Scholarship is manifest in scholarly teaching, which lies at the core of higher education, encompassing both aspects of scholarship - the maintenance of knowledge of current developments in the discipline, and transmission of this knowledge. At an individual level, demonstrating scholarly teaching includes:
being familiar with the latest ideas, debates and issues relating to the subject being taught, for example by reading relevant journals and publications on a regular basis and using this knowledge to shape teaching practice
being informed by current ideas for teaching the subject/discipline, such as improved pedagogies, learning processes, curricula, academic policies and learning materials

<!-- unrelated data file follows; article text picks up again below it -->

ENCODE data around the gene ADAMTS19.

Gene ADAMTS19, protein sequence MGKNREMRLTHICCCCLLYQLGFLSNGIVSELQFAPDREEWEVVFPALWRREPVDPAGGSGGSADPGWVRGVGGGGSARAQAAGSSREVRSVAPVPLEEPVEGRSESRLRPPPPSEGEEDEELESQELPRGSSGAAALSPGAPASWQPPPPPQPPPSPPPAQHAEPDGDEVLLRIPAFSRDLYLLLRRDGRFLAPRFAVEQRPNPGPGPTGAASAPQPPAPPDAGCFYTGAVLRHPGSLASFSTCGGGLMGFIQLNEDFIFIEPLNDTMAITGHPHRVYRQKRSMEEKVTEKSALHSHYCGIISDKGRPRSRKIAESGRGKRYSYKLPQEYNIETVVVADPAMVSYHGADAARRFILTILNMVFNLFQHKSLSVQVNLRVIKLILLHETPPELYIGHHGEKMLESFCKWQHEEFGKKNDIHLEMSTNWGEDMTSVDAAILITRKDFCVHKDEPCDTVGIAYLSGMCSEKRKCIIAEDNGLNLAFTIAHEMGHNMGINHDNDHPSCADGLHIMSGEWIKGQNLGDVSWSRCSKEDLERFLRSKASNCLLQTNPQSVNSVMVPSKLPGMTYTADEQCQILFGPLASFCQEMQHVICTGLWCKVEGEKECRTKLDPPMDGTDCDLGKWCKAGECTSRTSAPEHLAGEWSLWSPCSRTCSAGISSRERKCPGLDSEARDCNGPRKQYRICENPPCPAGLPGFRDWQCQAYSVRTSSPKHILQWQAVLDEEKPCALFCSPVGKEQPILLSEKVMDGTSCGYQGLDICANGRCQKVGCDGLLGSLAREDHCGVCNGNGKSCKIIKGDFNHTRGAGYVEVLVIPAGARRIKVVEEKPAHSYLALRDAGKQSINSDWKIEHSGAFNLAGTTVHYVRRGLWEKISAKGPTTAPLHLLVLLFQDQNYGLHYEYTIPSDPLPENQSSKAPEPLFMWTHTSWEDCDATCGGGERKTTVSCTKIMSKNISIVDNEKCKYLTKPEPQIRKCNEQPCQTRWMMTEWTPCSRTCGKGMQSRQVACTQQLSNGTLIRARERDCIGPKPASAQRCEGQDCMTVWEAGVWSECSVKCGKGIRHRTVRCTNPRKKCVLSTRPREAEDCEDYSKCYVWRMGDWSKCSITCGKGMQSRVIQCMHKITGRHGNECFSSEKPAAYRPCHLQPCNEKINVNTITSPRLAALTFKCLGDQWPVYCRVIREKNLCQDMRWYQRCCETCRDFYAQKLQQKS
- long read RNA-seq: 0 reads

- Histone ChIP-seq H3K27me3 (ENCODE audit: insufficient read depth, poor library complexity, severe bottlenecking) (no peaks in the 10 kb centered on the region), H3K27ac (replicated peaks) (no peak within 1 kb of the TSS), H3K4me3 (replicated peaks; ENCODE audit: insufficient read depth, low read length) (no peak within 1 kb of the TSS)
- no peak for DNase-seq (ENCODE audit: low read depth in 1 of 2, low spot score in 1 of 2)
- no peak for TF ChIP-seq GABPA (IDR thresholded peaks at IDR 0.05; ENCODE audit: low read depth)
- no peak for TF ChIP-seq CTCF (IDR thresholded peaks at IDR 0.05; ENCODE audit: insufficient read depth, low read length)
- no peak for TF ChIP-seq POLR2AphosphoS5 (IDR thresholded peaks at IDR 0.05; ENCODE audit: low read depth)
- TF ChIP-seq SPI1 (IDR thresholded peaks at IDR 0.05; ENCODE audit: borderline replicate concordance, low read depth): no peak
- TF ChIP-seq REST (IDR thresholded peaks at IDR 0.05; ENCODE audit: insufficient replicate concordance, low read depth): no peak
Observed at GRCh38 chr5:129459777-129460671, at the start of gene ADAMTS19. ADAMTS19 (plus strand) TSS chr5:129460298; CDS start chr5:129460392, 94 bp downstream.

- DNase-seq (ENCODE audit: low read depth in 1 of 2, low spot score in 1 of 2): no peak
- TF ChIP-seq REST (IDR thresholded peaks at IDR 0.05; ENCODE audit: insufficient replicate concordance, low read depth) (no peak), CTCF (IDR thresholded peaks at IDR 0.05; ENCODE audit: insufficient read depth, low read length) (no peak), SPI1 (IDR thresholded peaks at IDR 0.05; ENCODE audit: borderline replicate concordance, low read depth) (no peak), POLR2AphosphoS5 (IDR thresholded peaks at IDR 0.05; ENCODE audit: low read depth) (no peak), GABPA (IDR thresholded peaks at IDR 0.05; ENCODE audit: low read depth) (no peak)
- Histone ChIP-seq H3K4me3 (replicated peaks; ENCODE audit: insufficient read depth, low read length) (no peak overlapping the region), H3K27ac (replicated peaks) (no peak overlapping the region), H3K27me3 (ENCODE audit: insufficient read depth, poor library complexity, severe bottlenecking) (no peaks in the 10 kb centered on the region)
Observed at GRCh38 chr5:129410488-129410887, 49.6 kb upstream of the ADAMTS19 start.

evaluating and reflecting on teaching practice and student learning (for example through peer assessment of teaching; reflecting on student feedback and actively engaging with students about learning outcomes) in order to challenge assumptions and consider alternative and/or different perspectives on teaching practices
stimulating students and fostering their learning in a variety of ways, to engage with current ideas in the discipline area
exploring, testing, practising and communicating understanding of who the learners are, how they learn and what practices are most effective in the context of the discipline (pedagogical content knowledge).